Also named crested cariama
Photo made in Artis Amsterdam zoo, October 28, 2014
Orangutan with pensive eyes – could we only read it’s thoughts… Photographed in Apenheul zoo, Apeldoorn, the Netherlands
“The orangutans are the two exclusively Asian species of extant great apes. Native to Indonesia and Malaysia, orangutans are currently found in only the rainforests of Borneo and Sumatra.
The name “orangutan” (also written is derived from the Malay and Indonesian words orang meaning “person” and hutan meaning “forest”, thus “person of the forest”.
Orangutans are the most arboreal of the great apes and spend most of their time in trees. Their hair is typically reddish-brown, instead of the brown or black hair typical of chimpanzees and gorillas. Males and females differ in size and appearance. Dominant adult males have distinctive cheek pads and produce long calls that attract females and intimidate rivals. Younger males do not have these characteristics and resemble adult females. Orangutans are the most solitary of the great apes, with social bonds occurring primarily between mothers and their dependent offspring, who stay together for the first two years. Fruit is the most important component of an orangutan’s diet; however, the apes will also eat vegetation, bark, honey, insects and even bird eggs. They can live over 30 years in both the wild and captivity.
During the early 2000s, orangutan habitat has decreased rapidly due to logging and forest fires, as well as fragmentation by roads. A major factor in that period of time has been the conversion of vast areas of tropical forest to palm oil plantations in response to international demand. Palm oil is used for cooking, cosmetics, mechanics, and biodiesel. Hunting is also a major problem as is the illegal pet trade. Orangutans may be killed for the bushmeat trade, crop protection, or for use for traditional medicine. Mother orangutans are killed so their infants can be sold as pets, and many of these infants die without the help of their mother.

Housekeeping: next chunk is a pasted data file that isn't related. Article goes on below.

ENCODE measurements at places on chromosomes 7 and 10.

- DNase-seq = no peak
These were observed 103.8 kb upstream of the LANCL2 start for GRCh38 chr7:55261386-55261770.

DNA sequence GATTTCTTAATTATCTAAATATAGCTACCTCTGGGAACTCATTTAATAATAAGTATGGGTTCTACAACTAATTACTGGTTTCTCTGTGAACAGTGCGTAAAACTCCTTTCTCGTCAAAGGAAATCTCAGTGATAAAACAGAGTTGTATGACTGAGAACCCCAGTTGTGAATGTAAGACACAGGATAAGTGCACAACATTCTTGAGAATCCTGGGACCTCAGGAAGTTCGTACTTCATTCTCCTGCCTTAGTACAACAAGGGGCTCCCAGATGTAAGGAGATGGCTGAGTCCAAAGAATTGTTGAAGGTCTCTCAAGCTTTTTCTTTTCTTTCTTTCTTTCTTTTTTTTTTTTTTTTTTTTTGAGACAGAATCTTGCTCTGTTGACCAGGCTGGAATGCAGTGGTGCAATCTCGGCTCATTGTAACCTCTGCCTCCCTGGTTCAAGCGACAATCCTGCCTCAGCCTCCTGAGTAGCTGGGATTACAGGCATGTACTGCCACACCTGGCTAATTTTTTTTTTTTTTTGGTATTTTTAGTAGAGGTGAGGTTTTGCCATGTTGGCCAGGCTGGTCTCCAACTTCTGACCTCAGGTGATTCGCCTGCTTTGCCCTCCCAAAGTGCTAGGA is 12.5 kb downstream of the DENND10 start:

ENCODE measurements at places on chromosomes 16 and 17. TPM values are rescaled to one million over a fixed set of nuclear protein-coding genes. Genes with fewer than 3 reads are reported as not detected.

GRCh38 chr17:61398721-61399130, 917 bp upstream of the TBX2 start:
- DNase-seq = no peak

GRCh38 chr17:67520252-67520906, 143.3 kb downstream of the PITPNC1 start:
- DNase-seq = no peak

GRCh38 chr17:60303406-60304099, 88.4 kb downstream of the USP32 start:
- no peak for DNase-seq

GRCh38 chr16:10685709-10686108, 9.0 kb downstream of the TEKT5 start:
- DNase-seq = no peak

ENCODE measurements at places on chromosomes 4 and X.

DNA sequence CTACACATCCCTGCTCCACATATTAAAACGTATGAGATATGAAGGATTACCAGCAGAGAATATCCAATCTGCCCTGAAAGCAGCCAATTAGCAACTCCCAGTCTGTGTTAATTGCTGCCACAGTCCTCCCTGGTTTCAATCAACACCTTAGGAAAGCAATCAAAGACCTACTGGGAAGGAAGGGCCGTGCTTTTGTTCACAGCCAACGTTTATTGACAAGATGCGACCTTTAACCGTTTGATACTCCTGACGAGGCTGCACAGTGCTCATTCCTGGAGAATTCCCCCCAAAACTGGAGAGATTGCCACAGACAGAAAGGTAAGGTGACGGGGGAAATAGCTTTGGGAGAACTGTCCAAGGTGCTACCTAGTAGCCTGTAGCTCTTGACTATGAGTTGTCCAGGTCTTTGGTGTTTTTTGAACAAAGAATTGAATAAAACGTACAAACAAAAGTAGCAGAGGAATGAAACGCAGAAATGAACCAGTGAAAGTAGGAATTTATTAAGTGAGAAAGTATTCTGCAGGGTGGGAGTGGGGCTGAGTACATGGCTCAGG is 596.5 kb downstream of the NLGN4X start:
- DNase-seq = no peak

As a result of all this, both species are on the IUCN Red List of Mammals. The Sumatran species is critically endangered and the Bornean species is endangered.” Source: Wikipedia
It had been a long time that I didn’t visit the ReedCorner (de Riethoek) , a small nature area surrounded by the highly populated neighbourhoods of Amsterdam SouthEast (The Netherlands) – But on Easter Sunday, although the sun was hiding behind the clouds again, I thought it was time to have a walk… and I definitely wasn’t disappointed.
I enjoyed seeing and photographing several water birds, of which some were already nesting – and lots of little flowering herbs… the first messengers that spring truly is on its way! 🙂
This Eurasian Coot clearly is already breeding… soon we’ll be able to see her ugly but eccentric young scavenging the sides of our ditches and ponds, and mom will have her hands full keeping an eye on them… For now, she still can enjoy the quiet for a little while… 🙂
Did you already see any nesting birds in your neighbourhood?
It’s already a few weeks on Saturdays that I’ve been following a photography course in Artis Amsterdam zoo. Last Saturday, it was the 3d out of 4 meetings, and our assignment of the day was to make a photo-story with a series of images. We had the first snow just a day before, so it was a special occasion to make photo’s on a snowy but sunny day in Artis. I had hoped that maybe I could go make some pics at the Arctic wolves’ enclosure that day, because I knew that a new group of wolves had arrived at the zoo some time last year, and some months a go, the news had been spread that three young wolves were born. So since I hadn’t been able to go see them yet, this assignment would make for a great opportunity to go see what was happening at the wolves’ .
I must say, I really was lucky with the photo-opportunities, and enjoyed my afternoon with the wolves, and those two boys, they did too 😉 …
“Two boys and the wolves…”
– Artis Amsterdam Zoo – a photo-story … :